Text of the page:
Power of Attorney and Conservatory
What is the difference between a Power of Attorney and Conservatory?
It can be difficult to know a loved one who is unable to care for themselves. As such, there are complex situations where a power of attorney or a conservatorship can be useful. A power of attorney is a deliberate and conscious choice. A power of attorney is a legal document that legally allows someone else the authorization to act on the behalf of the person requesting it.
According to the Tennessee Legislature, “a petition for the appointment of a conservatory may be filed by any person having knowledge of the circumstances necessitating the appointment of a conservator.”
Therefore, if you know someone who needs a conservatory, you may file a formal court proceeding to be considered for the role of conservator. Any person who has a conservatory over another is called a conservator. If you are to be considered, the court must find that the party in need is incapacitated and requires self-care. The conservator can manage the person’s financial affairs or make medical decisions on their behalf. Conservators are also required to file annual reports in regards to the person’s status and finances.
Power of Attorney Considerations
The court may consider the existence of the Power of Attorney before appointing a conservator if someone files a petition for a conservatory where an attorney’s authority is already in place. As such, the court is likely to honor the POA, but it may also grant a conservatory to assist the individual with needs not covered by the Power of Attorney. In addition, a conservator may challenge a POA on the grounds that the agent is not managing the assets of the individual properly.
Can a non-family member become a conservator?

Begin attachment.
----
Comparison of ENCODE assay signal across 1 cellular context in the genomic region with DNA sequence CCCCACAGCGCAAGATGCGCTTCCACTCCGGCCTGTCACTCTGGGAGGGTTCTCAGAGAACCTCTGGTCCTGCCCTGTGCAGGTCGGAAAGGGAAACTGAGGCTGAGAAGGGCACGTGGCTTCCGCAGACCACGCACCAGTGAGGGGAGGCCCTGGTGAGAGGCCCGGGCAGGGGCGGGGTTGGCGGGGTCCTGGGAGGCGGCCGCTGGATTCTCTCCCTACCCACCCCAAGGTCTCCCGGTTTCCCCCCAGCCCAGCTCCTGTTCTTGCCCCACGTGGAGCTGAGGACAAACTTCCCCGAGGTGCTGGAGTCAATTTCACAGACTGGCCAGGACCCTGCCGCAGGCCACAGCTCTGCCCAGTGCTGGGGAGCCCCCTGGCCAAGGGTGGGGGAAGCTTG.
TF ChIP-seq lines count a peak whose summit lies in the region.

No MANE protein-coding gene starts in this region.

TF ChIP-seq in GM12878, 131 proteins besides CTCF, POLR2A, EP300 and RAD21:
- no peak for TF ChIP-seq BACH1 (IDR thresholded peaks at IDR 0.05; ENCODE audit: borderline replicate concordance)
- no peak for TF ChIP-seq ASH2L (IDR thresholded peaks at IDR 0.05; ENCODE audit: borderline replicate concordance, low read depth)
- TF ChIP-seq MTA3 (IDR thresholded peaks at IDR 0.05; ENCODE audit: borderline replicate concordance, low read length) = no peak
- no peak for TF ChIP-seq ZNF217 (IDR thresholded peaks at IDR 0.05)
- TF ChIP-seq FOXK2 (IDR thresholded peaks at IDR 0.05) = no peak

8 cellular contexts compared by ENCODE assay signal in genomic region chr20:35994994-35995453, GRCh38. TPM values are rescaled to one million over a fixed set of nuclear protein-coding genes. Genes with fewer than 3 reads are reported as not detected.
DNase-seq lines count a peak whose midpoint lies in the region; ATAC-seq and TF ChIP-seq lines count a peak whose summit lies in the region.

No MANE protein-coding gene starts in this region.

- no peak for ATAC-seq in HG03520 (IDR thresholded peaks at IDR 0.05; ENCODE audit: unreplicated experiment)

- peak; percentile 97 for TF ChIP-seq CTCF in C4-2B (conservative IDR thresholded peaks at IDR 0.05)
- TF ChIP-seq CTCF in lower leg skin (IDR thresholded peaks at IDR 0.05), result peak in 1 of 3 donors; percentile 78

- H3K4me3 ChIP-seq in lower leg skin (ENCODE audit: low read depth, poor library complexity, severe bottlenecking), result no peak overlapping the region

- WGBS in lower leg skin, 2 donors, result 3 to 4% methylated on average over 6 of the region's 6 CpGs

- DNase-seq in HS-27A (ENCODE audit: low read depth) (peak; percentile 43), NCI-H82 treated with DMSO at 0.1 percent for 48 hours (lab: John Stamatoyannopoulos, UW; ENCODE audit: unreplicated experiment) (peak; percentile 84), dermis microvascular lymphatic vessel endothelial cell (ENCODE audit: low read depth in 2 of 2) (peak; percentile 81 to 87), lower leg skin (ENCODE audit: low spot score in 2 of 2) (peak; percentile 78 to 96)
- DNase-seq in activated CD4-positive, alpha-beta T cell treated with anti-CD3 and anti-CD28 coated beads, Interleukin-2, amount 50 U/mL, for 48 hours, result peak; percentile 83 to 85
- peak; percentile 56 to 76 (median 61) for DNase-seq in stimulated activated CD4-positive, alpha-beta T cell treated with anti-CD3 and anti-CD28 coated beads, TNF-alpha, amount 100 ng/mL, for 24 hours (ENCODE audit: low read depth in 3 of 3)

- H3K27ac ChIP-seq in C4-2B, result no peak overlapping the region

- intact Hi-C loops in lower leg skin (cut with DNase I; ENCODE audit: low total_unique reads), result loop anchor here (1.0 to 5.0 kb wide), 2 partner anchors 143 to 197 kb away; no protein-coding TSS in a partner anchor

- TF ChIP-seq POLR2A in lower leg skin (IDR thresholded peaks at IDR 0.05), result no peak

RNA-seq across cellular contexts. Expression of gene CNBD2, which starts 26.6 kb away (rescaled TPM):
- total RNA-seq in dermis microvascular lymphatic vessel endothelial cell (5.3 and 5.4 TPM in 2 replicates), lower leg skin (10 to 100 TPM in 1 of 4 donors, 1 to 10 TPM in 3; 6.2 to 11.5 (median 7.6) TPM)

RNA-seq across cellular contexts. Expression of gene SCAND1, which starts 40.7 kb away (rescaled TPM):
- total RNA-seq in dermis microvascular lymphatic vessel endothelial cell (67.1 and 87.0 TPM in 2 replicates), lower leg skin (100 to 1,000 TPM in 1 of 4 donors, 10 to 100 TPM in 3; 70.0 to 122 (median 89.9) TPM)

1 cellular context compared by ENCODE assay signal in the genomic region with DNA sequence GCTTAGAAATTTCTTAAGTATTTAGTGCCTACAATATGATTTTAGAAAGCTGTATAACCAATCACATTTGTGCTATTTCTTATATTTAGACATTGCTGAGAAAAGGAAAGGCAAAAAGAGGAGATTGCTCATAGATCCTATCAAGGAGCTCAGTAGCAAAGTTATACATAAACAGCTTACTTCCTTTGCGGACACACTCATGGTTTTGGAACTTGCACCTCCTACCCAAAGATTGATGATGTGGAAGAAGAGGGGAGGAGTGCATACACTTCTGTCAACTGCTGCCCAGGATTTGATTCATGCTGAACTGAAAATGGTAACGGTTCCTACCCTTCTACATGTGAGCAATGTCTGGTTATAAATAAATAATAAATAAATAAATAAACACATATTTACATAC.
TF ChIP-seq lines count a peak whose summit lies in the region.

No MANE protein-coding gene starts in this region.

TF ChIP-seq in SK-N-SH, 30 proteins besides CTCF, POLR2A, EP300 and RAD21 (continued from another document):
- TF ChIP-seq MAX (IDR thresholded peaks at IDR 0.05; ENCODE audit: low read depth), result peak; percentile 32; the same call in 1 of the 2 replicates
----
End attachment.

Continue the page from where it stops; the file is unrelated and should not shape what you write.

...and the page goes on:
There may be cases where a non-relative may enter the role of a conservator. For that reason, there are many scenarios where a non-family member might act as a conservator over someone. Some people are simply alone. Other people may have never created a family. Therefore, it is also possible that all other relatives have passed on.
For those who have never created a family of their own, it is not uncommon for them to outlive their relatives. As a result, there may also be no one in the family who wants to take the role of conservator. Even so, there may not be any person who is trustworthy enough to do so. It is an unfortunate situation, but entirely possible.
What can a conservator do?
Conservators have the power to make all decisions for another person including financial and medical decisions. Therefore, it is a powerful tool with a great responsibility. In light of this, the court will not jump straight to giving a conservator full powers, for instance. By the same token, it will consider what less-restrictive alternative there may be in order to help the person in need.
Is a Power of Attorney Revocable?
A revocable attorney’s power, or POA, is a legal document appointing an agent or in-fact attorney to handle transactions on your behalf. Any trustworthy person or institution you choose can be your handler. Most states require written POA documents and specify certain requirements for the creation and revoking of POAs.